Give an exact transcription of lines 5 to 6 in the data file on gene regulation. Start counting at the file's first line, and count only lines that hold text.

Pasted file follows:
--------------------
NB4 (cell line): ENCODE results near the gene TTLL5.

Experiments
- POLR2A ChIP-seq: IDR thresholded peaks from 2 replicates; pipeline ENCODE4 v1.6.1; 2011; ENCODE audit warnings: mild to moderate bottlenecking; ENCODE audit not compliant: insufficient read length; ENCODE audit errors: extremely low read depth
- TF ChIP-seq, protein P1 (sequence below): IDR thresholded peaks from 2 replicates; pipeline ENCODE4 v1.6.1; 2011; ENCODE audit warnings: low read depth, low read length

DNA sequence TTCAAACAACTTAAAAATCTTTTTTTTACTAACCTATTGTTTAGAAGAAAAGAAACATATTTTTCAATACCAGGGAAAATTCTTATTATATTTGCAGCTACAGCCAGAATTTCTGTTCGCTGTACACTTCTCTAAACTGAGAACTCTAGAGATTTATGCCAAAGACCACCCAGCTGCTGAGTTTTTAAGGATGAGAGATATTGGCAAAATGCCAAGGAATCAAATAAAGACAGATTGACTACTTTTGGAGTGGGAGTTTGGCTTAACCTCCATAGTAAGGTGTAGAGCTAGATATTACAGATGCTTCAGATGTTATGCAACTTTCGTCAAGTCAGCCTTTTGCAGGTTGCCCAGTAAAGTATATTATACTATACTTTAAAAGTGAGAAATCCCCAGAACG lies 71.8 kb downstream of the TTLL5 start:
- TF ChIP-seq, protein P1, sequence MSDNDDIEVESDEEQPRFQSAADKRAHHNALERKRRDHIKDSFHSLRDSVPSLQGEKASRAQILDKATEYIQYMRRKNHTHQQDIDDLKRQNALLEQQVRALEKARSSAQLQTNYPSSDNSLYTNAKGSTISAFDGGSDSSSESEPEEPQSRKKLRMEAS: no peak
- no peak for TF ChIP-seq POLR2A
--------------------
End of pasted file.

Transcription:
DNA sequence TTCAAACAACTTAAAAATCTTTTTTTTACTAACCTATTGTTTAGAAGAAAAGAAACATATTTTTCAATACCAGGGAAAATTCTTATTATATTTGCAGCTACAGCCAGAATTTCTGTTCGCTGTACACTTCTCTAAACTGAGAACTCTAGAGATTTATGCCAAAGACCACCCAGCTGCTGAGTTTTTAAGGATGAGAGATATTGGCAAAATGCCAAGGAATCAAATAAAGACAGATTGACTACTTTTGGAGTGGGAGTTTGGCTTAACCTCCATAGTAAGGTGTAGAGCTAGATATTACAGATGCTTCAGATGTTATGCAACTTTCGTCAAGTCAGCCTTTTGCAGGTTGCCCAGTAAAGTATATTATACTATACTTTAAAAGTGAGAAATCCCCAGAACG lies 71.8 kb downstream of the TTLL5 start:
- TF ChIP-seq, protein P1, sequence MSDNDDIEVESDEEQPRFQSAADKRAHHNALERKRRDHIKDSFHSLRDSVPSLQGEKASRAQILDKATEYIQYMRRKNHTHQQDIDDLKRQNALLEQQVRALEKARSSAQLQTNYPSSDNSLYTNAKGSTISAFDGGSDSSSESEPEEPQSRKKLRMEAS: no peak